Mr. Boswell: To ask the Secretary of State for Work and Pensions, pursuant to his statement of 4 February 2002, Official Report, column 665, on pensions and benefits, if he will make a statement on his assessment of the reasons for the decline in the number of (a) defined benefit and (b) defined contribution occupational pension schemes since the mid 1960s. 
Mr. McCartney: The main factors contributing to the long-term decline in both the membership and number of occupational schemes are complex, as my right hon. Friend the Secretary of State for Work and Pensions told the House on 4 February 2002, Official Report, column 665. Because of that last year the Secretary of State for Work and Pensions asked Alan Pickering to conduct a wide-ranging review of the regulatory burden that is placed on pensions schemes. The review is due to report in the summer.
Mr. Boswell: To ask the Secretary of State for Work and Pensions what publicity he plans in order to advise the general public of the implications of the equalisation of state retirement pension ages from 2010.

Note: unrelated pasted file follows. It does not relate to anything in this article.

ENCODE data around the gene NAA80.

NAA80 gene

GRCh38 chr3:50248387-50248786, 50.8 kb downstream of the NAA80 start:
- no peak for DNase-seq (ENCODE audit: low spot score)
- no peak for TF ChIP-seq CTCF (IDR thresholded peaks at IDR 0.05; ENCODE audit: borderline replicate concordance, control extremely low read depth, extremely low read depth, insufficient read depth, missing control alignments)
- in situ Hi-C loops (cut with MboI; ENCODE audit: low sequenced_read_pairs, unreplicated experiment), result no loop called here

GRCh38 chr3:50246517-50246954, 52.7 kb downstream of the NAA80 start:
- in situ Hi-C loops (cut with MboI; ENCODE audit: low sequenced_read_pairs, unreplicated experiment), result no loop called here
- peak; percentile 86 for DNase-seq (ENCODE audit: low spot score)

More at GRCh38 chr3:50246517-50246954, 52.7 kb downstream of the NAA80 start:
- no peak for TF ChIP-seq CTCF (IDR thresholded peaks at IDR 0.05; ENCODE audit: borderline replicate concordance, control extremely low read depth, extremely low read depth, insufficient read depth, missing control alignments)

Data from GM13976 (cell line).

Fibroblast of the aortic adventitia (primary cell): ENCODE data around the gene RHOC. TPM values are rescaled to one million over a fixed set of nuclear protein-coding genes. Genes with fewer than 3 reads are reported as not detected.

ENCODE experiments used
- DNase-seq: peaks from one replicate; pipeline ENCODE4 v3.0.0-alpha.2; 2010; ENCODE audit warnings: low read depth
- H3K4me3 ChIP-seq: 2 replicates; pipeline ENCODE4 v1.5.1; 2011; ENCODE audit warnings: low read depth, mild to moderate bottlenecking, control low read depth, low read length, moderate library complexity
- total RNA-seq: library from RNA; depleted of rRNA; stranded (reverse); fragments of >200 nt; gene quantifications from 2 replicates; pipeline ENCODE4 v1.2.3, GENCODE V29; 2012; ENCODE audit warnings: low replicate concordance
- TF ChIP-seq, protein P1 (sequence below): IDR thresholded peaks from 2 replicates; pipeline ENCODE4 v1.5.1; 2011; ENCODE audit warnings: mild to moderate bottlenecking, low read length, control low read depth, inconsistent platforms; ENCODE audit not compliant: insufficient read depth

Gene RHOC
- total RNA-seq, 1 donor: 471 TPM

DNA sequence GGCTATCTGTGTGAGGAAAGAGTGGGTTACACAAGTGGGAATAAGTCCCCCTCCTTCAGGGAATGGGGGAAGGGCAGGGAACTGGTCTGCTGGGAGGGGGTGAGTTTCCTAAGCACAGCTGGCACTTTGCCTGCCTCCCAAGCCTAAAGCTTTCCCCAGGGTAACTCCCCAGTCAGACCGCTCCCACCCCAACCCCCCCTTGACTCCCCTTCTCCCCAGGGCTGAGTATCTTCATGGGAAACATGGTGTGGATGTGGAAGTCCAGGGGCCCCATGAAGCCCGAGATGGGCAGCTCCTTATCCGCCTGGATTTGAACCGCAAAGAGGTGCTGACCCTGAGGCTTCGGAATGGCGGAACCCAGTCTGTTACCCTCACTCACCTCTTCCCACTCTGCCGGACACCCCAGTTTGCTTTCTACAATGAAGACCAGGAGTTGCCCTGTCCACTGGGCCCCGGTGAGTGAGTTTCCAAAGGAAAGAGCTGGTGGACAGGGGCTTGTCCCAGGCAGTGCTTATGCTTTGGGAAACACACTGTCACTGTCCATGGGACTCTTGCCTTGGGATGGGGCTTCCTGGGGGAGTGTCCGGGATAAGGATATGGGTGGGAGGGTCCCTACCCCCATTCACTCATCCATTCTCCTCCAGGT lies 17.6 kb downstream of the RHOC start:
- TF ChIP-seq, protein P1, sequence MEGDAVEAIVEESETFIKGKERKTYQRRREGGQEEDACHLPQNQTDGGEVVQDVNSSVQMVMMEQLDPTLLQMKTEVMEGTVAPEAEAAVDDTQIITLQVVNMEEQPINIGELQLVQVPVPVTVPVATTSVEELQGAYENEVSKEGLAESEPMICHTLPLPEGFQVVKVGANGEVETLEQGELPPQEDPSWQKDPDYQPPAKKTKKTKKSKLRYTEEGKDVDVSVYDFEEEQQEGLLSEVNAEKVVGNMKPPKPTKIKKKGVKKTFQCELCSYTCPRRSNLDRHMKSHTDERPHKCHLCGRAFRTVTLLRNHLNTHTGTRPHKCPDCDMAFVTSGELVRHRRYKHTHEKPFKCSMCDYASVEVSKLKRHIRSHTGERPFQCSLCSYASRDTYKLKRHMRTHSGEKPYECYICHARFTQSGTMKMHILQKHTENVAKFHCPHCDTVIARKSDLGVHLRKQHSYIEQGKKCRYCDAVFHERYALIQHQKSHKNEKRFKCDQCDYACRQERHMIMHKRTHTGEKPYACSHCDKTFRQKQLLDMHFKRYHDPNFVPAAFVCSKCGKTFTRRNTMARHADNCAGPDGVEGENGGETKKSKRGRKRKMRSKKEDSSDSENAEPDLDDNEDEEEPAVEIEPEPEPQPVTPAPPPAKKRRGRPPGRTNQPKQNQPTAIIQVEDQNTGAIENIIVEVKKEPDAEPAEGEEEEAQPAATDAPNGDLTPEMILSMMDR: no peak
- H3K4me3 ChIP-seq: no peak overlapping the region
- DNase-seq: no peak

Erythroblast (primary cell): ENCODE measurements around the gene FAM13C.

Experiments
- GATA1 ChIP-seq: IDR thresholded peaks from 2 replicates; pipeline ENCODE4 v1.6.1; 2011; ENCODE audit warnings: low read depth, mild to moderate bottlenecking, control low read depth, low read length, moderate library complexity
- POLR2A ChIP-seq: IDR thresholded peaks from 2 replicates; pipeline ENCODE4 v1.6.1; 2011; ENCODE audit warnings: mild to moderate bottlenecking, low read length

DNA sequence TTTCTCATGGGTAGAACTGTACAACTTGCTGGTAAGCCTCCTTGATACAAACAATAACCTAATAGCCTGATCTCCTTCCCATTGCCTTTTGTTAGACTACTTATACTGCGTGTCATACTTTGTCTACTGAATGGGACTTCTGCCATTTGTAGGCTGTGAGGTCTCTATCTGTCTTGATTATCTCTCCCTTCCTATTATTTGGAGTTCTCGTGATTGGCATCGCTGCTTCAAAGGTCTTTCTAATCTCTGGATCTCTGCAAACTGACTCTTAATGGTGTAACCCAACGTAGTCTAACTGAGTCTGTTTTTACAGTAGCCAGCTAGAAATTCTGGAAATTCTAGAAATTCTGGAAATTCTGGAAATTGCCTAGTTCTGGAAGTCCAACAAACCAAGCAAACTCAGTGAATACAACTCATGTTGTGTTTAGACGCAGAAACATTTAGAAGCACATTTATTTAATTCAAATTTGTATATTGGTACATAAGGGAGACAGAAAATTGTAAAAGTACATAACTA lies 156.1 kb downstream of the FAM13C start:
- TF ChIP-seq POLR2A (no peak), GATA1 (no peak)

The changes continue to be publicised as part of the Department for Work and Pensions' marketing campaign on pensions education for people of working age. Information is also included in relevant pensions leaflets (including a specific leaflet on pensions for women) and on the Department's website. The website also features an interactive calculator where women can type in their date
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of birth to find out their state pension age and the date they will reach that. The Department's state pension forecast letters and the accompanying leaflet also show the recipient's state pension age and explain who is affected by the changes to the state pension age for women.